26. 26. • ADVANTAGES • DISADVANTAGE S • If a study aims to • Limits your decisions. investigate a trait or a characteristic of a certain • Does not allow much subgroup, this type of variety. sampling is the ideal • It is not possible to technique. assess sample error • Quota Sampling also as it is not random. allows the researchers to • Biased sample. observe relationships between subgroups. • It saves money and time.
  27. 27. Judgement Sampling  A method of choosing a data sample drawn from a larger population based on one's own judgment, grounded in relevant experience.  Judgment sampling is a common non- probability method. The researcher selects the sample based on judgment.  Judgement sampling may curtail the generalisability of the finding due to the fact that we are using a sample of experts who are conveniently available to us.
  28. 28.  The advantages of Judgement sampling are: i. Low cost ii. Less time involved iii. A select number of people who are known to be related to the topic are part of the study which means that there are lesser chances of having people who will distort the data  Some disadvantages are: i. It can be subject to researcher’s bias. ii. The group selected may not represent all the population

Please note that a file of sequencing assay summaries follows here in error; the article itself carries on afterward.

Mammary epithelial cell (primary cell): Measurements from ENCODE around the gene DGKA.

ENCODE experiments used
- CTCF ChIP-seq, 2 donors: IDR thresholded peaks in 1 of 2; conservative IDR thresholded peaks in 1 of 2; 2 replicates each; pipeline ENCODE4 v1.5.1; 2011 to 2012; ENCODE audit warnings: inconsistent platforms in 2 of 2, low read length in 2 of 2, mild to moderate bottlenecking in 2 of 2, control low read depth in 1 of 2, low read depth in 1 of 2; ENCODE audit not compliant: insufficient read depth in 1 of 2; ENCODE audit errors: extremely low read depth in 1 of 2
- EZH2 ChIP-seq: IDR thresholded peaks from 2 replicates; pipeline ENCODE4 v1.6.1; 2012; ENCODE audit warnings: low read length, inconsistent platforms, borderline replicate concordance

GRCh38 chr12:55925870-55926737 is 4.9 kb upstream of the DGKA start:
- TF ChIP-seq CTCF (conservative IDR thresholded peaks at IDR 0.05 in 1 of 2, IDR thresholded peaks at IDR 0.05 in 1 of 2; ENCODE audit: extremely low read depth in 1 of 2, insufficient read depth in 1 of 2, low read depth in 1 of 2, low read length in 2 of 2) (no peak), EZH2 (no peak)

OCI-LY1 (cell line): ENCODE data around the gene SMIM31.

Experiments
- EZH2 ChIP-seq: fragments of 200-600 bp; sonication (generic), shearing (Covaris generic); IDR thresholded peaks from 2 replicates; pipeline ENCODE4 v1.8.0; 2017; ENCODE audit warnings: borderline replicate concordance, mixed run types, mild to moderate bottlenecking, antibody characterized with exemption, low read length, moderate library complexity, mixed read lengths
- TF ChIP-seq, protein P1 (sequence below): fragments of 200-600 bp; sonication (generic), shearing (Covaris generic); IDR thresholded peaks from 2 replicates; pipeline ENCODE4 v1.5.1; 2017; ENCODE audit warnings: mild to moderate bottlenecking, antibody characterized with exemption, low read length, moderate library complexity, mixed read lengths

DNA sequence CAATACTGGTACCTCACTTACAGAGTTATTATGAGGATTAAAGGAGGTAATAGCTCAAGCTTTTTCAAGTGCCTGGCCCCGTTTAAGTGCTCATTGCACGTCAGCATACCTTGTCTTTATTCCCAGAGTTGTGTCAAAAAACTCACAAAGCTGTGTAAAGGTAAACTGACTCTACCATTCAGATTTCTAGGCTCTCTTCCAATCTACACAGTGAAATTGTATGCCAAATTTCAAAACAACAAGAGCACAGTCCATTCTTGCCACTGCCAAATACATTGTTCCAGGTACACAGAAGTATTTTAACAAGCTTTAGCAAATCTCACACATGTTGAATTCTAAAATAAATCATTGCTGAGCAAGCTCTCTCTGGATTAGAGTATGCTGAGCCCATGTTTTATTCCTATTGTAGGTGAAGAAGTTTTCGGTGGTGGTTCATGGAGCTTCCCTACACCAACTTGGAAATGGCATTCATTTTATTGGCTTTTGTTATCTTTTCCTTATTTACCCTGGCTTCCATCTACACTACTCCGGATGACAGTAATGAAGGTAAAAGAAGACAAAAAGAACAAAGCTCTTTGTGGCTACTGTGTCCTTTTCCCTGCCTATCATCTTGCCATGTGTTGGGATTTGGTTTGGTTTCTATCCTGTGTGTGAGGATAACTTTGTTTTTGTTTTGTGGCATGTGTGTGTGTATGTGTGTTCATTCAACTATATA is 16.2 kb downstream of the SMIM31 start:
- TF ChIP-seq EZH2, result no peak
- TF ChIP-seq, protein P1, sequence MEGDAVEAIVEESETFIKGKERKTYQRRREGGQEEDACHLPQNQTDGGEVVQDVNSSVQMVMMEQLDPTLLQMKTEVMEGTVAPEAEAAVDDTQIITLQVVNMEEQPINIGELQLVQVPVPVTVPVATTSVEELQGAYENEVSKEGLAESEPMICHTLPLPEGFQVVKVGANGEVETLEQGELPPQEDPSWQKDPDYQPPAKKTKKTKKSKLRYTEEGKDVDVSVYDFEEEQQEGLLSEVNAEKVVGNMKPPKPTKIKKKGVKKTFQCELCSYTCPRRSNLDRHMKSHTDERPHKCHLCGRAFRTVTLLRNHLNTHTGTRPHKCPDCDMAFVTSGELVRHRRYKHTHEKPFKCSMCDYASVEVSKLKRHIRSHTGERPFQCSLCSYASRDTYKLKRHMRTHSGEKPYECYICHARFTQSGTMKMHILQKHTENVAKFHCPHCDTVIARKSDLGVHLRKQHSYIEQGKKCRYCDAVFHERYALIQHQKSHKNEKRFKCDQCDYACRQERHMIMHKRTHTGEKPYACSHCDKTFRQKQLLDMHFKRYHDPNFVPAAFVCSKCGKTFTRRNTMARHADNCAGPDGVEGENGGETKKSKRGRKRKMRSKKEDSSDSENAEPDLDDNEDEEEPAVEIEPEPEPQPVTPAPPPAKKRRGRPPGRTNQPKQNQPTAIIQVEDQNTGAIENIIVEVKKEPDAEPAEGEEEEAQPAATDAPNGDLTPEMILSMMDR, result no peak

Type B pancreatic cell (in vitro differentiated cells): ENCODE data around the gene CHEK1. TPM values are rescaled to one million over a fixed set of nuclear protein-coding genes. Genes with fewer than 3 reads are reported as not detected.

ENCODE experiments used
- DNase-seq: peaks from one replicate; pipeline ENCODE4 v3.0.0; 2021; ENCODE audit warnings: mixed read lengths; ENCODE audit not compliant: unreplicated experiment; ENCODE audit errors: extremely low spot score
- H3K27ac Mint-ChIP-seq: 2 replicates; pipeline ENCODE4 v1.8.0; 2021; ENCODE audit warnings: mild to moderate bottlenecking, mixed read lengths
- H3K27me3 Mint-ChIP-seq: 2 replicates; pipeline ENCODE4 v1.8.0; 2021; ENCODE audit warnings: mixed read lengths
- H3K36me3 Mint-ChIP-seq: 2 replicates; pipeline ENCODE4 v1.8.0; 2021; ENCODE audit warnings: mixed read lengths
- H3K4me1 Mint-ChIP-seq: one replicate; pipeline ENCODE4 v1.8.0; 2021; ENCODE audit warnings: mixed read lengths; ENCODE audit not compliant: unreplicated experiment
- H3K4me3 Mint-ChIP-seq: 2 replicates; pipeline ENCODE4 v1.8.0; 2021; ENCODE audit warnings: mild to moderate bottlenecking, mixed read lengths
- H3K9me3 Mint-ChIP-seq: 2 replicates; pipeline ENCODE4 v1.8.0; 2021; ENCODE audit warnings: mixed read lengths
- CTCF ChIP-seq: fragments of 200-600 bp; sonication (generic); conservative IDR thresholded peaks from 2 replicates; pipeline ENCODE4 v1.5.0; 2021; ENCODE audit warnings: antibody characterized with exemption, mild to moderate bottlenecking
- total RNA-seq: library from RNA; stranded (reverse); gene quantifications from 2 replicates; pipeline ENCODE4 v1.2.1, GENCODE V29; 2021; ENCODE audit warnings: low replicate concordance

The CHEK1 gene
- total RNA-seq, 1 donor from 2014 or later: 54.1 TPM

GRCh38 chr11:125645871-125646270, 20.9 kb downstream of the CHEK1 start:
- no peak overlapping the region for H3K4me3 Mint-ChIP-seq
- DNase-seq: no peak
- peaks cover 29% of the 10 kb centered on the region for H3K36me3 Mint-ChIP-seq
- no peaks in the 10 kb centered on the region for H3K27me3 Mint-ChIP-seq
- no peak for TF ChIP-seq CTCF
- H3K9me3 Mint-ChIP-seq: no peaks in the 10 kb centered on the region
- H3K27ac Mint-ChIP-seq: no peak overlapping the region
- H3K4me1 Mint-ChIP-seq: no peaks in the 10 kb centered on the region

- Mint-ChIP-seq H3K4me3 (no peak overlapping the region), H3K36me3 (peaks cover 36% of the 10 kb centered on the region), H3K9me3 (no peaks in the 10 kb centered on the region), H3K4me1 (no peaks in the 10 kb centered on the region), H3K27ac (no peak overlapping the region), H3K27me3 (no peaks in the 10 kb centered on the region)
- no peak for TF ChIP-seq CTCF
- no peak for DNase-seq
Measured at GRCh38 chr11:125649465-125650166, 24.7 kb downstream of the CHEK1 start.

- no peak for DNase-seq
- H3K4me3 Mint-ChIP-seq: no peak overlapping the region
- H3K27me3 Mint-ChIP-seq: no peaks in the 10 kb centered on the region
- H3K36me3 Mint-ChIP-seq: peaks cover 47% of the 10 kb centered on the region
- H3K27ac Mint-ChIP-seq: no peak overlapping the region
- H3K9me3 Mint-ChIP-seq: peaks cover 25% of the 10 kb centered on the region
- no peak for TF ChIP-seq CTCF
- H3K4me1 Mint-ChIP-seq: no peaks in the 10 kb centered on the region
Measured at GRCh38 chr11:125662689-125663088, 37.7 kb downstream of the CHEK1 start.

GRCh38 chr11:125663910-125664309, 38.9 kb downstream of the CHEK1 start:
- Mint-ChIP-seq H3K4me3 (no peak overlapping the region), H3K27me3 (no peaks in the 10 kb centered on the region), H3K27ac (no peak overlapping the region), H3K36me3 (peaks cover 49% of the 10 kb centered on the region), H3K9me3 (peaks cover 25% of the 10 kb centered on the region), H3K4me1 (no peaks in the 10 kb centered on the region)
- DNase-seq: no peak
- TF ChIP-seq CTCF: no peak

29. 29. Convenience Sampling  Convenience sampling is a non-probability sampling technique where subjects are selected because of their convenience, accessibility and proximity to the researcher.  Many researchers prefer this sampling technique because it is fast, inexpensive, easy and the subjects are readily available.  For Example, a sample obtained from automobile registrations, telephone directories etc. is convenience sampling.
  30. 30. Uses Of Convenience sampling • Easy to use • Helps the researcher to obtain basic data and trends regarding his study. • Useful in documenting a particular quality of a substance or phenomenon that occurs within a given sample. • Useful for detecting relationships among different phenomena.
  31. 31. Criticism of Convenience Sampling • Sampling bias. • Limitation in generalization and inference making about the entire population. • Since the sample is not representative of the population, the results of the study cannot speak for the entire population. This results to a low external validity of the study.
  32. 32. Snowball Sampling • Snowball sampling is a technique for getting a research sample where existing study subjects recruit future subjects from among their acquaintances. • Thus the sample group appears to grow like a rolling snowball. • This type of sampling is done where population is small and are selective. • For Example : 1. Polo-players. 2. Owners of a particular car brand.